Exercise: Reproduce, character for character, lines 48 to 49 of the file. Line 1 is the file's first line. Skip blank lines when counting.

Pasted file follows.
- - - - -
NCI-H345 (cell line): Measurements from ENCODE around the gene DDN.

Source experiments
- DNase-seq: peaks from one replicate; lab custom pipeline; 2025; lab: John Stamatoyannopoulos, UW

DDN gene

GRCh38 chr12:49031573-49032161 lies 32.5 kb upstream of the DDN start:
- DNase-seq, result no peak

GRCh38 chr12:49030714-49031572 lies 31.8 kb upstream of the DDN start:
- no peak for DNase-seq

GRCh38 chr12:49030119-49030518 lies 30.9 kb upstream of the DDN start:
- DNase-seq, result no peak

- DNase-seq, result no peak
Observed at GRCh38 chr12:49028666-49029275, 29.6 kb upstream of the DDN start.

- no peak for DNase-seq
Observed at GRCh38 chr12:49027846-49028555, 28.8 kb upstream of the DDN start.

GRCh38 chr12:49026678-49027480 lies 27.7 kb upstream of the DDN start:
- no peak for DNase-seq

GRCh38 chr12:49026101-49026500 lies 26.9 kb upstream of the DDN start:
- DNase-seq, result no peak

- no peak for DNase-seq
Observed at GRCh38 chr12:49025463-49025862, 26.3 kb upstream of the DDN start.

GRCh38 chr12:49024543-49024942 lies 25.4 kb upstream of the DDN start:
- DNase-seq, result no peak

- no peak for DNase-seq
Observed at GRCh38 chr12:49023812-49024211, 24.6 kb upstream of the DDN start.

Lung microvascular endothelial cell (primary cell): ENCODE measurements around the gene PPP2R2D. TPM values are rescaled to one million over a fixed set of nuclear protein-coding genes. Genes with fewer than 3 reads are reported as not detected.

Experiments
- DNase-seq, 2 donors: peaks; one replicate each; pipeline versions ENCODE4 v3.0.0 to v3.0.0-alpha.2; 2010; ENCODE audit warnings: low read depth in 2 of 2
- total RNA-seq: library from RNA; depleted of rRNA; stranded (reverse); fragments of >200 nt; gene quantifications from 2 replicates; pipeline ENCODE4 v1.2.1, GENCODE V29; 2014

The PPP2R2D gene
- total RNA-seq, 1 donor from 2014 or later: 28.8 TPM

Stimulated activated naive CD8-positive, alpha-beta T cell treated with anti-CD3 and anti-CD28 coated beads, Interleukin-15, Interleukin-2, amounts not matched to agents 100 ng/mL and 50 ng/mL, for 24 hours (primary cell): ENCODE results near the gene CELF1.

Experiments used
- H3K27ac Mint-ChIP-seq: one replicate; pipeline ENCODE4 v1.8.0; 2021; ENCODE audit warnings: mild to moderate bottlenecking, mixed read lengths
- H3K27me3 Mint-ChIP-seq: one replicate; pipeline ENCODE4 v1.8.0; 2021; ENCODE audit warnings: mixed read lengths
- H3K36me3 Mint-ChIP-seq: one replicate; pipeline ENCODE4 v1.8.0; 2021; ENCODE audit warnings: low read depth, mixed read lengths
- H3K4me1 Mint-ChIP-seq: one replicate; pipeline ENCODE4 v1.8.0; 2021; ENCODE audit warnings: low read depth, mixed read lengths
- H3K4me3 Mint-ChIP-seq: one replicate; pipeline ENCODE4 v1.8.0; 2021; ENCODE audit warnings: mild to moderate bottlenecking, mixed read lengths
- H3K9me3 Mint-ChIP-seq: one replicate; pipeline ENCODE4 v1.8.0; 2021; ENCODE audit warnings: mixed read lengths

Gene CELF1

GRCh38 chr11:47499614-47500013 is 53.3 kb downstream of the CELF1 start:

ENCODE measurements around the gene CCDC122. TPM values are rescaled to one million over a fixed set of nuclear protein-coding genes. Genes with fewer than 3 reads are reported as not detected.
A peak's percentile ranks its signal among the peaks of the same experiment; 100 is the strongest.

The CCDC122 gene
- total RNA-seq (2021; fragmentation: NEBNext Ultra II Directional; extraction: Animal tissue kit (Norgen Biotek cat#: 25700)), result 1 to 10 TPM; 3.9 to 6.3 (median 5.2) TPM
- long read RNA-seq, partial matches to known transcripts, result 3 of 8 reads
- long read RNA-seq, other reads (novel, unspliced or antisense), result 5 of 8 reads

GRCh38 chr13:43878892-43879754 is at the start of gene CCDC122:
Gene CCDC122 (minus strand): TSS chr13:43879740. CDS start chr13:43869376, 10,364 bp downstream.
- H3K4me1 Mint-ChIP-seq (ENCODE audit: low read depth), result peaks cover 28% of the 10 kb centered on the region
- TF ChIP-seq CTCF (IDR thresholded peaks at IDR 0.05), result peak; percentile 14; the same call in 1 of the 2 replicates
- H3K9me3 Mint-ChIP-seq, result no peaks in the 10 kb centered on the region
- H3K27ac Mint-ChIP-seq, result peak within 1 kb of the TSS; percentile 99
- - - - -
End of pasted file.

Gene CCDC122 (minus strand): TSS chr13:43879740. CDS start chr13:43869376, 10,364 bp downstream.
- H3K4me1 Mint-ChIP-seq (ENCODE audit: low read depth), result peaks cover 28% of the 10 kb centered on the region